Your Pet Card Sucks: A Guide to Moon Stompy Deckbuilding

September 13, 2022

24 minute read

John Ryan Hamilton

If you haven't read my first article, it outlines a lot about Moon Stompy as a deck and I recommend you start there before reading this one.


“Play the good cards” is a phrase that gets tossed around maybe too much within the magic community. But what makes a card 'good'? For some decks, it's really easy to figure out. Delver plays a ton of good cards. You don't have to register , you have and . You don't need because is much better. But the definition of 'good' blurs a lot as you get into decks that eschew typical legacy deckbuilding ideas. Decks like Moon Stompy. Obviously, the deck is built around conventional lock pieces like and . These probably meet the 'good card' qualifications, by some notion. But is a good legacy card? Absolutely not.

Moon Stompy deckbuilding gets to bend the rules about what cards meet the standards of playability by cheating on mana, with cards like , , , and . When Rabblemaster jumps the curve from a turn 3 play to a turn 1 or 2 play, or backed by a lockpiece completely removing your opponent's ability to play the game, it looks much more reasonable. Therein lies the main problem in card analysis with regards to Moon Stompy: when is a card actually good vs when is it just the card that you happened to kill your opponent with? What makes a lock piece good? Or a threat? Or even an innocuous card from the manabase?

Have All the Fun

The easiest card choices to make in Moon Stompy are the lock pieces. The deck will primarily play a suite of , , , and , with the intent of letting your opponent play as little magic as possible. Between the glut of cantrips and greedy manabases, these cards all fit in as powerful disruptive tools to debilitate the opponent's gamepan. The odd card out is newcomer . I've already previously discussed this card's strength so I won't go too much into detail here, but the increased reliance on the graveyard across almost every deck in legacy has upped this card's stock to sit at the big kid's table with the rest of the lock pieces.

These pieces are extremely stock across basically all Moon Stompy lists, and are likely to go close to unchanged across them. Based on specific metas you can tweak the number of moons and spheres you're bringing on a given day, but overall it's easy to give these cards the 'good card' status.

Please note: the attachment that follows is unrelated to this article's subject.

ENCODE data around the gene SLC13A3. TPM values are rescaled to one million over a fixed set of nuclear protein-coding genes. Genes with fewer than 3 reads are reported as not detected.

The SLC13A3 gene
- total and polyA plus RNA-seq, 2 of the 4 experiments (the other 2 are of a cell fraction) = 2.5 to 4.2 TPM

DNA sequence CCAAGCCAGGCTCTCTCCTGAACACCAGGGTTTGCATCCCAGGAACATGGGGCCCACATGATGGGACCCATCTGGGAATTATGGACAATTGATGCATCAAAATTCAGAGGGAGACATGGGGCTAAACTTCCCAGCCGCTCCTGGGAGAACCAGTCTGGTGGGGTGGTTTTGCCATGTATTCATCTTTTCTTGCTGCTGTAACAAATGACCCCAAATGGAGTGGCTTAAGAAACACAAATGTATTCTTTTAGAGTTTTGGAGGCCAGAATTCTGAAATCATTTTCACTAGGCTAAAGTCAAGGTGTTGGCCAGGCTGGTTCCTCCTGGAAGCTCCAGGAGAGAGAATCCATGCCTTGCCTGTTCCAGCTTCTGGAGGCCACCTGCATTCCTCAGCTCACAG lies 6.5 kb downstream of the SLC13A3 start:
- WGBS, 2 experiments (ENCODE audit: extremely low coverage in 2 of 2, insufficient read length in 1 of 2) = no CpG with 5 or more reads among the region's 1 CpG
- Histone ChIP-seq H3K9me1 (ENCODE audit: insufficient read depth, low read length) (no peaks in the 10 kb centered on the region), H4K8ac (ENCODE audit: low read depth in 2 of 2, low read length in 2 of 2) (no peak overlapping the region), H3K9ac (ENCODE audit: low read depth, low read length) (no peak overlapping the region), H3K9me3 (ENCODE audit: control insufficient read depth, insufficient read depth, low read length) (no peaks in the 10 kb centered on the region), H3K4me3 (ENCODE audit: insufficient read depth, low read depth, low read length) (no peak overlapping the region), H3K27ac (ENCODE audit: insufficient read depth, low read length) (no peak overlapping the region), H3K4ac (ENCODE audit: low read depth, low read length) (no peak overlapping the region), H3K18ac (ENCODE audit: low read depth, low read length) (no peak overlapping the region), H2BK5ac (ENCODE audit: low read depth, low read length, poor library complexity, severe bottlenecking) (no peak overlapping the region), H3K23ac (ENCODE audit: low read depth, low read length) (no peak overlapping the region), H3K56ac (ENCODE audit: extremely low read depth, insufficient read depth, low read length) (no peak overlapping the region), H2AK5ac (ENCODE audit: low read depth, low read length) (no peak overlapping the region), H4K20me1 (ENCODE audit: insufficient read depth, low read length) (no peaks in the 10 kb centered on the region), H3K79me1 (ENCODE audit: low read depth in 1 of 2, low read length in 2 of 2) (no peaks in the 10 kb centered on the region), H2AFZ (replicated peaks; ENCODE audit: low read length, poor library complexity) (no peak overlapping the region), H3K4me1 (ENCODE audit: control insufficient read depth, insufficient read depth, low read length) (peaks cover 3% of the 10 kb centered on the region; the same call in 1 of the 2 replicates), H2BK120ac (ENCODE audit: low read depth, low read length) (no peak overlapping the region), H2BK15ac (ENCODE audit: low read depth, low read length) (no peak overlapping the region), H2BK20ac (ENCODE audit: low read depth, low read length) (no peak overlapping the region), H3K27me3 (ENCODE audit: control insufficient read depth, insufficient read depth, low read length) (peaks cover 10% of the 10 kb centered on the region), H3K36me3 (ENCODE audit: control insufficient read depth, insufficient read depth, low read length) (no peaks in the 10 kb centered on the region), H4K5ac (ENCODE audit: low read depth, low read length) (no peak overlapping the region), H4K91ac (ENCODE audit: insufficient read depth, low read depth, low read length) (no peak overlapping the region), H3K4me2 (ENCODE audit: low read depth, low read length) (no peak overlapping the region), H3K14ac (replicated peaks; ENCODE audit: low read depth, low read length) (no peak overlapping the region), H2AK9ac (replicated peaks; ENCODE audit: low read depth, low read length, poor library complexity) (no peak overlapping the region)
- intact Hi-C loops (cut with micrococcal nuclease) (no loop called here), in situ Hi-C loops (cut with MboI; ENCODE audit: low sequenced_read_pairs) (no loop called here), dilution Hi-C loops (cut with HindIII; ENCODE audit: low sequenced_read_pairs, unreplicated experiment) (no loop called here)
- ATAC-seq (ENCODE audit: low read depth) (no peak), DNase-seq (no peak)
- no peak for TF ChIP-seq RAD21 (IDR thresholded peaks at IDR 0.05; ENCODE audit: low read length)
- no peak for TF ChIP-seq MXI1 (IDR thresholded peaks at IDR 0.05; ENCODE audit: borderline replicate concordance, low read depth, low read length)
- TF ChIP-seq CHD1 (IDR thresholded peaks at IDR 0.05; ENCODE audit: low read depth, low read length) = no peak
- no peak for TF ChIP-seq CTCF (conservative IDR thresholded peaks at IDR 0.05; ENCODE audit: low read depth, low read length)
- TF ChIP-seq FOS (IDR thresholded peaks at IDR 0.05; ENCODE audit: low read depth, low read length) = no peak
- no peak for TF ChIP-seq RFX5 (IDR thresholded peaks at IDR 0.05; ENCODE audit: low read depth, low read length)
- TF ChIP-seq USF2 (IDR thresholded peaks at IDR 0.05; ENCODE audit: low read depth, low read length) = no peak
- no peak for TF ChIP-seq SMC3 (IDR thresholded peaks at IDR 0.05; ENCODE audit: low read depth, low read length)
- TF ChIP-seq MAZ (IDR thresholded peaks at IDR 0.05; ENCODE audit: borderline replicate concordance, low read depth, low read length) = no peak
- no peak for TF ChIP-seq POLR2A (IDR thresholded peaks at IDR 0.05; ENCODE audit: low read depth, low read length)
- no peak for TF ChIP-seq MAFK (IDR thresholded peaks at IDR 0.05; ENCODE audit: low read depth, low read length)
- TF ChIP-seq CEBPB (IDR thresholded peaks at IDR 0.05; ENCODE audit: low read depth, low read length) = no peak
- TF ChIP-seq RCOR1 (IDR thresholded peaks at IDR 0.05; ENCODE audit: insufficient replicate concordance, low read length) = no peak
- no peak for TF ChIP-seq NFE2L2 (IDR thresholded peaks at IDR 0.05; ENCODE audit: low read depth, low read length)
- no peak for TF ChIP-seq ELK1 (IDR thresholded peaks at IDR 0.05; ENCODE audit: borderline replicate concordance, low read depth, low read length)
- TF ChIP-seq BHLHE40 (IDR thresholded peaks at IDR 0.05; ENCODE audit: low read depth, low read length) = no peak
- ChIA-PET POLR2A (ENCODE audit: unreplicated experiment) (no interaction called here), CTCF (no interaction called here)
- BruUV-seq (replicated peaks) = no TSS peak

Threats: 2R or Bust

Above all else, I've found that time and time again, the biggest upside a threat in Moon Stompy can have is a mana cost of 2R. I cannot emphasize this enough. The way the deck is currently constructed, it has an extremely consistent ability to cast cards with 2R mana costs. So many Moon Stompy play patterns lend themselves to wanting cards with exactly this point on the curve. You will operate on and win a large number of games with just a sol land, a mountain/mox, and a dream. Casting a turn 1 chalice off a , or a with a in the mix, means you'll have a window the following turn to play a land and cast exactly a 2R spell before having to rebuild your mana.

Turn 1 or 2 will often leave you with 1-2 mana leftover, meaning you can follow up fairly quickly and reliably with a 3 mana play, while a 4 mana one is another turn cycle away. Moon Stompy has been constantly refined over time to optimize this deckbuilding decision, which I think a lot of people take for granted. Gone are the days of casting or or even . Operating on low mana allows the deck to play out a very consistent and powerful gameplan and really lean into its ability to play lock pieces as early as possible without getting stuck behind them. Because of this, the leap between 3 and 4 mana (or about as comparably, the leap from 2R to 1RR mana) is enormous and really requires the card in question to be exceptionally powerful to be worth it.

Making Decisions without Cantrips

Modality is something that often goes underappreciated in legacy. Raw power is very important, and backed by the consistency suite of cantrips, it's often more useful to play the more powerful card in favor of the more flexible one. Draw your maindeck ? Just shuffle it away with a . Only have room for 1 card in your sideboard for 8cast? Better make sure it counts, play over . You'll be able to dig for it anyway. Decks that don't play these cards are probably bad place a greater emphasis on flexibility and modality.

For Moon Stompy, flexibility comes primarily in the form of cards that are both mana producers and mana sinks. Despite being a deck designed to operate off exactly 2R, like previously discussed, Moon Stompy plays a whopping 29 mana sources between lands, MDFCs, , and . This is because of how absolutely vital it is for the deck to have the explosive 2-3 mana starts it's built for. To solve the problem of flooding out, manabase construction in Moon Stompy is flush with dual purpose cards. is an amazing creature-land for the deck. Taps for red early, easily mitigatable downside (due to Moon Stompy's aforementioned ability to operate off 2R, the situational ETB tapped downside is often not relevant), and providing a mana sink all provide options in the short and long term of a given game. goes one step further, being a land early, a removal spell late, AND a pitch card to for some hands. Fury, while not particularly useful as a mana source, serves as a modal cheap removal spell and a big threat with the pitch casting cost. You can pitch cast it when you're operating in low resource 2R games, and hardcast it in ones where you're flush with mana and want a 3/3 double striker that also murders a boardstate.